Debbie our ordinand was not produced by the congregation at Swanvale Halt: she was sent to us by the diocese to experience a different sort of church from her own. It seems absolutely impossible that it’s been three years since she and I had our initial conversations about it, but it is so, and as her training draws to a close the time came this Trinity Sunday for her to move on, to go to the diocese of Bury St Edmunds where she will (barring any exceptionally unusual event) be ordained at the end of this month.
You will remember that there have been certain ups and downs in Debbie’s journey so far – family and health issues, and the questionable behaviour of the powers-that-be that resulted in Debbie’s having to uproot herself and her loved ones from this area and cart her life to East Anglia. She’s certainly a subtly different character from what she was when she started: there’s a little bit of steel in her now, a greater knowledge of the less ideal aspects of the life of the Body of Christ. I’ve seen that happen in others, sometimes before they get ordained, sometimes over the course of their curacy.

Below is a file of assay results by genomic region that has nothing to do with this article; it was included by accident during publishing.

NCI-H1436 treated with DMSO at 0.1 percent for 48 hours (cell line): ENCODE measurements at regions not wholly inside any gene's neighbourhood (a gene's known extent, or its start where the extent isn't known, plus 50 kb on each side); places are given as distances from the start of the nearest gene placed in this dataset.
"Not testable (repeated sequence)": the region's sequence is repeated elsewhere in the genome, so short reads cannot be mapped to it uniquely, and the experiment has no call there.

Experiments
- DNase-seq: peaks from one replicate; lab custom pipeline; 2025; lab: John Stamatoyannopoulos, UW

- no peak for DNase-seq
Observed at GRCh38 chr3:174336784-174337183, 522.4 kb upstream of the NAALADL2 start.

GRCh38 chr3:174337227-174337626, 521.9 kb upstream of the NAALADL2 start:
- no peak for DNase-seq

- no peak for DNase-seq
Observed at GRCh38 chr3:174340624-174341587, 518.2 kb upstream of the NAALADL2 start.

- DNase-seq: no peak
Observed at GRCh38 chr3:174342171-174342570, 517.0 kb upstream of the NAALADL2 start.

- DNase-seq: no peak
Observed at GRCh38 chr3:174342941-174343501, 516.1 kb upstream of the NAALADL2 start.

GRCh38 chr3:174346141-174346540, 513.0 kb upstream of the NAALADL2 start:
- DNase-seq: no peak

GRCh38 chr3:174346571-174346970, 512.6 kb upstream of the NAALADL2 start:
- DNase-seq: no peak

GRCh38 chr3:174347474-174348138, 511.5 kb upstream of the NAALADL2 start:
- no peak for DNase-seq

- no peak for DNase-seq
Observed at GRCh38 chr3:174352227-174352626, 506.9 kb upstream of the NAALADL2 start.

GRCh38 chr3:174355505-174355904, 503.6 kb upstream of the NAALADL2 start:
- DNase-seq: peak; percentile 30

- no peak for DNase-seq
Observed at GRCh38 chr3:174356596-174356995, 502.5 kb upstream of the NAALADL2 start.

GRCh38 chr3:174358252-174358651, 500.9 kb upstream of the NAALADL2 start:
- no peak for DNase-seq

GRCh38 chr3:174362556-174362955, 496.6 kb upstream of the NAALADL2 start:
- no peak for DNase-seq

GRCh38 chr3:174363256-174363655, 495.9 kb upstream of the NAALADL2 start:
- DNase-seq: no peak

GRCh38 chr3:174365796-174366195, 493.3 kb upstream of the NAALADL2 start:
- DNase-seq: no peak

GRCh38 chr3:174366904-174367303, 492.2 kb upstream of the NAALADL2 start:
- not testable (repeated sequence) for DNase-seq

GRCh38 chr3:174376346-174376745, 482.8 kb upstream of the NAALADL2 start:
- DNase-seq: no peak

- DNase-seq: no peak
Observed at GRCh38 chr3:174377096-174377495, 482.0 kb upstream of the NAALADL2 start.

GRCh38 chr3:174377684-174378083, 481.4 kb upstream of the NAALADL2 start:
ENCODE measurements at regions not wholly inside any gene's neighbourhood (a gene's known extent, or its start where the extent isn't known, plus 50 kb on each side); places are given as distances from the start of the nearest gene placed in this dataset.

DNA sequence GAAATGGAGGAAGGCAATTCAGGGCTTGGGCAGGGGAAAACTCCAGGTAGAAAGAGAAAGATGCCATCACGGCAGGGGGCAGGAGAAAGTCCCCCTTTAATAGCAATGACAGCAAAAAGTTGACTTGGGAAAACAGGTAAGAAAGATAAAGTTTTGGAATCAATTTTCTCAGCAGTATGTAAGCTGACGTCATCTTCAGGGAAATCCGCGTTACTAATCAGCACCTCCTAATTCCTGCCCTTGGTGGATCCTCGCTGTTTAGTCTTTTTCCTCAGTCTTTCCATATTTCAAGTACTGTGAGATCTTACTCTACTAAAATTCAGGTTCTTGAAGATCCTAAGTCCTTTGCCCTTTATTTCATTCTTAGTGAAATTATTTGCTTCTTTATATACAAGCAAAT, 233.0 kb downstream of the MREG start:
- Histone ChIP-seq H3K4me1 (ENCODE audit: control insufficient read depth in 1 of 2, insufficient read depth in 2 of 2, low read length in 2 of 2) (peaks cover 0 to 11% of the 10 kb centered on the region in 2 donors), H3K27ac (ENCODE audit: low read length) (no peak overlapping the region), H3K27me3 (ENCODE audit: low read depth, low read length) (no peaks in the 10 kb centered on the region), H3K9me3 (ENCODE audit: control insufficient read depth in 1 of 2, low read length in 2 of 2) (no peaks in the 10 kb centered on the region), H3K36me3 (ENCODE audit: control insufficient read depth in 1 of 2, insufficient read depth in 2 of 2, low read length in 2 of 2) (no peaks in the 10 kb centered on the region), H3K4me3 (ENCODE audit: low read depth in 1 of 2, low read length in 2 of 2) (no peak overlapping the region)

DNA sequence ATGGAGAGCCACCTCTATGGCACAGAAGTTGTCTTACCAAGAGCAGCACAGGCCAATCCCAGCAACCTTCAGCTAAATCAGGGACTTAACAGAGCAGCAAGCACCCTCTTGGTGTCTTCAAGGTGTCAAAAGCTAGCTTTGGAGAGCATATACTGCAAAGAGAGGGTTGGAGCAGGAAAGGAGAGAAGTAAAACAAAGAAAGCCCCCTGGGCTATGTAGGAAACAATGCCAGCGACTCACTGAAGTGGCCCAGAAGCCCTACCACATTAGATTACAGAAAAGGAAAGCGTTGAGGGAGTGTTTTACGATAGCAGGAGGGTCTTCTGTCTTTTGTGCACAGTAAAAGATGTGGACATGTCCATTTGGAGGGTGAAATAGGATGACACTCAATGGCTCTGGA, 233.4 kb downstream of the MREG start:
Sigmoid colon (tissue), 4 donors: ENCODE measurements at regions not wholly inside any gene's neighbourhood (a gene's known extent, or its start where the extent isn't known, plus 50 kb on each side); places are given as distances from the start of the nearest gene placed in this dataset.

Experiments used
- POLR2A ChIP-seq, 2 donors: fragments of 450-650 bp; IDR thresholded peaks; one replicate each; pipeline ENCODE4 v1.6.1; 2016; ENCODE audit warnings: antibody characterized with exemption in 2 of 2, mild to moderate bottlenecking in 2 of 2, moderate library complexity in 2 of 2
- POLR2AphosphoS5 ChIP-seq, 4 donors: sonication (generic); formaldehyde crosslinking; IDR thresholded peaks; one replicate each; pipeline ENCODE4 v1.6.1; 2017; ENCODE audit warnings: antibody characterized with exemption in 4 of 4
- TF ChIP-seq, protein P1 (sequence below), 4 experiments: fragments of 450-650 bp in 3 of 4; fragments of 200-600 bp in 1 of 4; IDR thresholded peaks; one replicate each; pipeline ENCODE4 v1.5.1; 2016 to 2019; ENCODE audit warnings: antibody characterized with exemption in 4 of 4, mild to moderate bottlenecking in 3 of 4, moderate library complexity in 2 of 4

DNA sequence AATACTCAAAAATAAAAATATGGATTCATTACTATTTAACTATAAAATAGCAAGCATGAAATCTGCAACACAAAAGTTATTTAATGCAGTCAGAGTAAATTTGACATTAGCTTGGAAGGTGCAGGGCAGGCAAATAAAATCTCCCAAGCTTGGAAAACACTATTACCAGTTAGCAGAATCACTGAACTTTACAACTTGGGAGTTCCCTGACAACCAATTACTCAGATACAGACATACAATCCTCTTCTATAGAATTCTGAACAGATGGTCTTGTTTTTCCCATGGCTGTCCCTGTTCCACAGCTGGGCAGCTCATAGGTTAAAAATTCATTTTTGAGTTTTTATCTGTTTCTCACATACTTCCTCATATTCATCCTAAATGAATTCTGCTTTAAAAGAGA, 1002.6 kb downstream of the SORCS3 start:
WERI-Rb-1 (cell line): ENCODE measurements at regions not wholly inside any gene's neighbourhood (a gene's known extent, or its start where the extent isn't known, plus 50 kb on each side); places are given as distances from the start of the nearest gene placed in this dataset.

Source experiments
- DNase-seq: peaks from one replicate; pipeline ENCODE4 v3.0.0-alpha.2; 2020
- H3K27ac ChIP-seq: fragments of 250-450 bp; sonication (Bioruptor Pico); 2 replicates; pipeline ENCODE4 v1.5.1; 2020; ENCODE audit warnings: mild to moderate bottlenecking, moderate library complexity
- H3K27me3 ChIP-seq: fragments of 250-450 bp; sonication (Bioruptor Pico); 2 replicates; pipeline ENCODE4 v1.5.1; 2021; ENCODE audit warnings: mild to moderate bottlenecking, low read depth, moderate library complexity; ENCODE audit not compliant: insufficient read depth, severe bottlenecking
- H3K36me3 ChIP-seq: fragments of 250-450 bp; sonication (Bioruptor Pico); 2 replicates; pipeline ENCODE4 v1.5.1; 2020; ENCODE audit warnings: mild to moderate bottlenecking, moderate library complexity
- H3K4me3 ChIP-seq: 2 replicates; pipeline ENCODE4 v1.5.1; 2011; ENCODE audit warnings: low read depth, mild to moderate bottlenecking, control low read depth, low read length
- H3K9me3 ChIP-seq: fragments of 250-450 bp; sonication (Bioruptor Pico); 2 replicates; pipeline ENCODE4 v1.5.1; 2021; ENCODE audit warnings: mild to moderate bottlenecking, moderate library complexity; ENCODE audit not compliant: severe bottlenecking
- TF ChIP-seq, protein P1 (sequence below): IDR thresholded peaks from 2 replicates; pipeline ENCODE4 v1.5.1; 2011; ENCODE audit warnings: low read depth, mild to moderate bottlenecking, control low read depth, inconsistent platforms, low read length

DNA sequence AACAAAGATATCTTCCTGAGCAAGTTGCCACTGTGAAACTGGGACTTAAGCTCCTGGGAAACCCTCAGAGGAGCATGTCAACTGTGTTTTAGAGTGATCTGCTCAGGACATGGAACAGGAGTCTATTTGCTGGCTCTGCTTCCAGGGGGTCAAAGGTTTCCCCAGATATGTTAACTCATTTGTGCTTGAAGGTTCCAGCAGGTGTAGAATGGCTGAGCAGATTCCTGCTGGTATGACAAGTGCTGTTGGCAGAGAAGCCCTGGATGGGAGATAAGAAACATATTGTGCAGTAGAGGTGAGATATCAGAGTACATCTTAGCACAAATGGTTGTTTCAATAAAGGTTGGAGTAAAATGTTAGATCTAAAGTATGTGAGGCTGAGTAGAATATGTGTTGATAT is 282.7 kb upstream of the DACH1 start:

The hope, perhaps, is that that awareness, that determination in the face of the rubbish Church life can throw at you, doesn’t harden into cynicism but can develop further into a sort of serenity. At my very best moments I can manage something like that, looking beyond the circumstances of the event and their frustrations and place a foot in eternity which is where, I tell myself, our true home is. ‘Moments’ is all they are, though, for now.
As we are all Church of England, Debbie bought cake and cards and good wishes were exchanged. ‘Thank you for being you!’ she told me, generously, which reminds me that I’ve been very little practical help to her indeed and that when we met for supervision meetings I would flail around to find some illustrative anecdote which she would welcome as some kind of pearl of wisdom. ‘Well’, I said, ‘the trouble is that I can’t really be anyone else’. ‘Yes, but you’re always you with gusto’ she added. I found myself saying ‘I suppose over the years I’ve sort of grown into the part’.